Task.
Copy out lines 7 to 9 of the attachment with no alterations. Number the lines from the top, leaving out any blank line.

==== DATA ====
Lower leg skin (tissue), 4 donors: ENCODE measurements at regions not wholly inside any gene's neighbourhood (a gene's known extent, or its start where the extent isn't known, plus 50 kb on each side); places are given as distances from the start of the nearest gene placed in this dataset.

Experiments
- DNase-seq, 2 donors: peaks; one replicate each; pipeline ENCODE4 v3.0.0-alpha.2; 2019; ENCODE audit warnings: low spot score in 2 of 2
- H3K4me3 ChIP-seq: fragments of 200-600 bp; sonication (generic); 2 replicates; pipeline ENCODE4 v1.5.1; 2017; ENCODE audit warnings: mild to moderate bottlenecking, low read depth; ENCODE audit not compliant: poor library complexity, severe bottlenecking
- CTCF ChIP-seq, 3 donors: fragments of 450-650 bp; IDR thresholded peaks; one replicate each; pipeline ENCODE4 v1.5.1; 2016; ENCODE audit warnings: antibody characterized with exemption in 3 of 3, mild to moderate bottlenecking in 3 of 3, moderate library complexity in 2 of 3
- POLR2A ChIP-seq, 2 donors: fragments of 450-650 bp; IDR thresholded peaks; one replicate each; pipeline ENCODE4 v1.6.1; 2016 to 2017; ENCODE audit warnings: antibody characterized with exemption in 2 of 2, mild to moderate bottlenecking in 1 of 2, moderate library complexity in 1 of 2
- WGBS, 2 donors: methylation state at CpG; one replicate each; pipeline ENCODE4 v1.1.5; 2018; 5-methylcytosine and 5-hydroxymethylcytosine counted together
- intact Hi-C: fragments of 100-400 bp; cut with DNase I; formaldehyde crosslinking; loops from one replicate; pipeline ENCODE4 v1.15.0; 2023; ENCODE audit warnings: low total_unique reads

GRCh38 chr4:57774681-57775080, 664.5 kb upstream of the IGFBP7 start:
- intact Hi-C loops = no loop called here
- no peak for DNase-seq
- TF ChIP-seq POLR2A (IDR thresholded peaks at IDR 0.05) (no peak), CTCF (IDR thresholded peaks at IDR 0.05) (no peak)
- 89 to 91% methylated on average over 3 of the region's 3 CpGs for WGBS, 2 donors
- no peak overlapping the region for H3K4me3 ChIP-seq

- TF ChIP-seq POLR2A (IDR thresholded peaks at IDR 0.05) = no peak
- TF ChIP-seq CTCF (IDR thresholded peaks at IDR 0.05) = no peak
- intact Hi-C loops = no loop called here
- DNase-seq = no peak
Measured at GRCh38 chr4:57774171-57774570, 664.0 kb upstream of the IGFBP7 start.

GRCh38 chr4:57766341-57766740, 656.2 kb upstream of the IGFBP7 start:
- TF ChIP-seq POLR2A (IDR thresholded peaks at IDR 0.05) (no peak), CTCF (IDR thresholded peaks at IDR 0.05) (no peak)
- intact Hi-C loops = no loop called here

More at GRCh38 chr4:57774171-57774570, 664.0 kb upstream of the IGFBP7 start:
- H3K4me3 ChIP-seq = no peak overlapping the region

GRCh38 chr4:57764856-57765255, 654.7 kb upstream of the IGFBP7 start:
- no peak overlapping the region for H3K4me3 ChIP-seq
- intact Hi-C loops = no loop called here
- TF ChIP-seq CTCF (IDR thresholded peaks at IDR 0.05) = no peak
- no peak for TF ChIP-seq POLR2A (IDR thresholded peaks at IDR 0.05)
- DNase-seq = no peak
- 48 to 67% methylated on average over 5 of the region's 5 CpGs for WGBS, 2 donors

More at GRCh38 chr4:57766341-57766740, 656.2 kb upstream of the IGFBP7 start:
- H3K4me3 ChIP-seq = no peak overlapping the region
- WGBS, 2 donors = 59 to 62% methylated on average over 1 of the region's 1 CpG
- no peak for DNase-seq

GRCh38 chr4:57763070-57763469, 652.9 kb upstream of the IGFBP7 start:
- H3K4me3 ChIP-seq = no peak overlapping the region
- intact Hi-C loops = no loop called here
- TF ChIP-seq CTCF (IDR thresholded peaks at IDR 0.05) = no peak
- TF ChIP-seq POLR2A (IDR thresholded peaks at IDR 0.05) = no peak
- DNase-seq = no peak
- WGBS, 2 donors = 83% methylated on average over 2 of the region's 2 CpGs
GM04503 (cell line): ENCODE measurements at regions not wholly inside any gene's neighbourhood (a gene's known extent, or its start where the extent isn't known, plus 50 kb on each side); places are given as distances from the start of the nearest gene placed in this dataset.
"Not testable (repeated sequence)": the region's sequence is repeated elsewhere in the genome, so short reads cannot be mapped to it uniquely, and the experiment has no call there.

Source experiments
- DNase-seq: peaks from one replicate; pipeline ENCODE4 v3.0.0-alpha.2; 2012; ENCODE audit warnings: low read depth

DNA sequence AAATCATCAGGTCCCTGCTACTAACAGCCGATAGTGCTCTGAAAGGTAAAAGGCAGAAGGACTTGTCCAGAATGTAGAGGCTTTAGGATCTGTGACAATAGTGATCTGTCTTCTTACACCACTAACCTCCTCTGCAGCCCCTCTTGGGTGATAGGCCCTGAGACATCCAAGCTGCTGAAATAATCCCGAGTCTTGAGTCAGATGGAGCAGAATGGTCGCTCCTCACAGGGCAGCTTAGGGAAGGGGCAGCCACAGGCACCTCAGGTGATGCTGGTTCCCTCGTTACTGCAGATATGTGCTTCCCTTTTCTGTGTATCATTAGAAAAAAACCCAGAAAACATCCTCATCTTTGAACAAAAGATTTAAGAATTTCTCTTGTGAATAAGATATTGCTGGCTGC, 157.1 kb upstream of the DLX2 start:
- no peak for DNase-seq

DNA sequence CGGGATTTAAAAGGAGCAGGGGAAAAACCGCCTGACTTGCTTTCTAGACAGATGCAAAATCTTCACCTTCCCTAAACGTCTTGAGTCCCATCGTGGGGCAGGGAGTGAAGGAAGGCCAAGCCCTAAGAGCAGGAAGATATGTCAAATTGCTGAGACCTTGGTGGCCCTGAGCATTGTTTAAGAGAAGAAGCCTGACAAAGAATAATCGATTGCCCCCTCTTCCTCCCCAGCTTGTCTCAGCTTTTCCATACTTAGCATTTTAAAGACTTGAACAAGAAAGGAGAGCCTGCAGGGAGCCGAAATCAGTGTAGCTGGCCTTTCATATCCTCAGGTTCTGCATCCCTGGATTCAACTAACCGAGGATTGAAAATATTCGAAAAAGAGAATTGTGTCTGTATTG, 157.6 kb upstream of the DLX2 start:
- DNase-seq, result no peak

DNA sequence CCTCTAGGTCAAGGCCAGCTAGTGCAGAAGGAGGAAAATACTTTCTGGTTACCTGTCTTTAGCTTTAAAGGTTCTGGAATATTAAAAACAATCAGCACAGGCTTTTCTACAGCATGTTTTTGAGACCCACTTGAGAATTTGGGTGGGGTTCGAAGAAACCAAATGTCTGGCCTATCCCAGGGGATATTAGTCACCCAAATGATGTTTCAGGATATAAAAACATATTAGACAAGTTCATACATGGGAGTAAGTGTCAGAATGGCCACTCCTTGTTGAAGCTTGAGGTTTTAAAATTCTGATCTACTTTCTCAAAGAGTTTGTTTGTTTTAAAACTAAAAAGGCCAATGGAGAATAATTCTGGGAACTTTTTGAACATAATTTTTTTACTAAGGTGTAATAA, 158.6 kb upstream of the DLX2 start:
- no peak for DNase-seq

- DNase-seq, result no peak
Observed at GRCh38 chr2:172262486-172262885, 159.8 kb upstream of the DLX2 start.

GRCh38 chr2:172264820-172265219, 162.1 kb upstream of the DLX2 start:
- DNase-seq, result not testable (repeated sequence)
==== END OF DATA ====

- WGBS, 2 donors: methylation state at CpG; one replicate each; pipeline ENCODE4 v1.1.5; 2018; 5-methylcytosine and 5-hydroxymethylcytosine counted together
- intact Hi-C: fragments of 100-400 bp; cut with DNase I; formaldehyde crosslinking; loops from one replicate; pipeline ENCODE4 v1.15.0; 2023; ENCODE audit warnings: low total_unique reads

GRCh38 chr4:57774681-57775080, 664.5 kb upstream of the IGFBP7 start: